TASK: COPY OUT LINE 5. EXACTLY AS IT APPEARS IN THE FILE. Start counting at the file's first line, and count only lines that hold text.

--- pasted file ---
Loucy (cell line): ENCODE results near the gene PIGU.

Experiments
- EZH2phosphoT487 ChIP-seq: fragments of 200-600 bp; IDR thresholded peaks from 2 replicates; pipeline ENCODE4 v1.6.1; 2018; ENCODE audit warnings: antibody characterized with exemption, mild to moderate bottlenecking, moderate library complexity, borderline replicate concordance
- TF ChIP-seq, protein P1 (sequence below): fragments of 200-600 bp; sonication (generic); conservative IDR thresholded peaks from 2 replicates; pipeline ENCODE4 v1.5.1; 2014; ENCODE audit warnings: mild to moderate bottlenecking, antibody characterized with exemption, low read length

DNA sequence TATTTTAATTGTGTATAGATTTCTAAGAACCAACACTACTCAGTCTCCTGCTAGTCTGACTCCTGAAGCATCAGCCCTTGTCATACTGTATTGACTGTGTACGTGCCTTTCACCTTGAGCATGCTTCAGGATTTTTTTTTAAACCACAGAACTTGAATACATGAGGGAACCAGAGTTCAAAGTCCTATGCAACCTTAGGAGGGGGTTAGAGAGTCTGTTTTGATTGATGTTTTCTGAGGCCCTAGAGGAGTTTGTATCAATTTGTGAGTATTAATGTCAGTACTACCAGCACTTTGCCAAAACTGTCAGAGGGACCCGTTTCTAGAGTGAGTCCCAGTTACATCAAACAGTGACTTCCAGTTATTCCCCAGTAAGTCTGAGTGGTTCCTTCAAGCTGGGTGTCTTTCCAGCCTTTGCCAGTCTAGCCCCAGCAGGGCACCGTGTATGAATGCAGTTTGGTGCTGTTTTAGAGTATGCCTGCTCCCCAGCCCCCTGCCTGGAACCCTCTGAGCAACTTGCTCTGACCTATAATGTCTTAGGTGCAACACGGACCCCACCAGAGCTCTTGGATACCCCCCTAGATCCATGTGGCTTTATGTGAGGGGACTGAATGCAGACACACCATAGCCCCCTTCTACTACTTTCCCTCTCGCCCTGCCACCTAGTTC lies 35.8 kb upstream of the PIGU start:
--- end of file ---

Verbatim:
DNA sequence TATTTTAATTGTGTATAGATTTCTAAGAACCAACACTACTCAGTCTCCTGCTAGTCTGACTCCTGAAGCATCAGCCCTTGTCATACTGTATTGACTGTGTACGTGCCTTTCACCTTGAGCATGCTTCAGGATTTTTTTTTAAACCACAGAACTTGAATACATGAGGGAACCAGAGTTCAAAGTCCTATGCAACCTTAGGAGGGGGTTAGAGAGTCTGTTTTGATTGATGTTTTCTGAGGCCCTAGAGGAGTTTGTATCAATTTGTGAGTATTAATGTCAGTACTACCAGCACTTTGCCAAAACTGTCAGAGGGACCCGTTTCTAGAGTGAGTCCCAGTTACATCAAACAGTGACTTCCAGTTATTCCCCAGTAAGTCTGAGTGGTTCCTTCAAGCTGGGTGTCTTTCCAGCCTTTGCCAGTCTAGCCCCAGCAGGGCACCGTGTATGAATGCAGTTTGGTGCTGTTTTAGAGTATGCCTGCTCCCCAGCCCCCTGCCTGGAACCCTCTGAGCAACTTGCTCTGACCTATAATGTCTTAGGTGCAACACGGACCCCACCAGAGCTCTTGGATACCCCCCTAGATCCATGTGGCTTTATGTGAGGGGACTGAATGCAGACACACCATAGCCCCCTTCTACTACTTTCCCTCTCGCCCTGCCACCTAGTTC lies 35.8 kb upstream of the PIGU start: